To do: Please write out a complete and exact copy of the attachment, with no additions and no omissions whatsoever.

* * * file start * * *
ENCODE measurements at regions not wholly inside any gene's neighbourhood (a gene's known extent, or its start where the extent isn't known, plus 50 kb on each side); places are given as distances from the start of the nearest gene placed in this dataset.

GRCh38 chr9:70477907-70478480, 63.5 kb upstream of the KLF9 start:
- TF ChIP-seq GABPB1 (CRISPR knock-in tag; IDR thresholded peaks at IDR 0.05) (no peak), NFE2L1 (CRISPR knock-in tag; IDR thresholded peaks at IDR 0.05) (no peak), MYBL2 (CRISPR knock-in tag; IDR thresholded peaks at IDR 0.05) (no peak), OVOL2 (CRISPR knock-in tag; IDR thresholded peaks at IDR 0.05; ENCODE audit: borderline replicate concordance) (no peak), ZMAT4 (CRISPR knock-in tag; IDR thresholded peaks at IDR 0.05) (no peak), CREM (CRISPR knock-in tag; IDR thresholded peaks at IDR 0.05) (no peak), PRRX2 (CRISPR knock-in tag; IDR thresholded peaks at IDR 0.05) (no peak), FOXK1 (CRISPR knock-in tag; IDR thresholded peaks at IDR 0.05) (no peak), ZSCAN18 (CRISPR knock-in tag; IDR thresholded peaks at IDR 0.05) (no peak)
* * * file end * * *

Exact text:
ENCODE measurements at regions not wholly inside any gene's neighbourhood (a gene's known extent, or its start where the extent isn't known, plus 50 kb on each side); places are given as distances from the start of the nearest gene placed in this dataset.

GRCh38 chr9:70477907-70478480, 63.5 kb upstream of the KLF9 start:
- TF ChIP-seq GABPB1 (CRISPR knock-in tag; IDR thresholded peaks at IDR 0.05) (no peak), NFE2L1 (CRISPR knock-in tag; IDR thresholded peaks at IDR 0.05) (no peak), MYBL2 (CRISPR knock-in tag; IDR thresholded peaks at IDR 0.05) (no peak), OVOL2 (CRISPR knock-in tag; IDR thresholded peaks at IDR 0.05; ENCODE audit: borderline replicate concordance) (no peak), ZMAT4 (CRISPR knock-in tag; IDR thresholded peaks at IDR 0.05) (no peak), CREM (CRISPR knock-in tag; IDR thresholded peaks at IDR 0.05) (no peak), PRRX2 (CRISPR knock-in tag; IDR thresholded peaks at IDR 0.05) (no peak), FOXK1 (CRISPR knock-in tag; IDR thresholded peaks at IDR 0.05) (no peak), ZSCAN18 (CRISPR knock-in tag; IDR thresholded peaks at IDR 0.05) (no peak)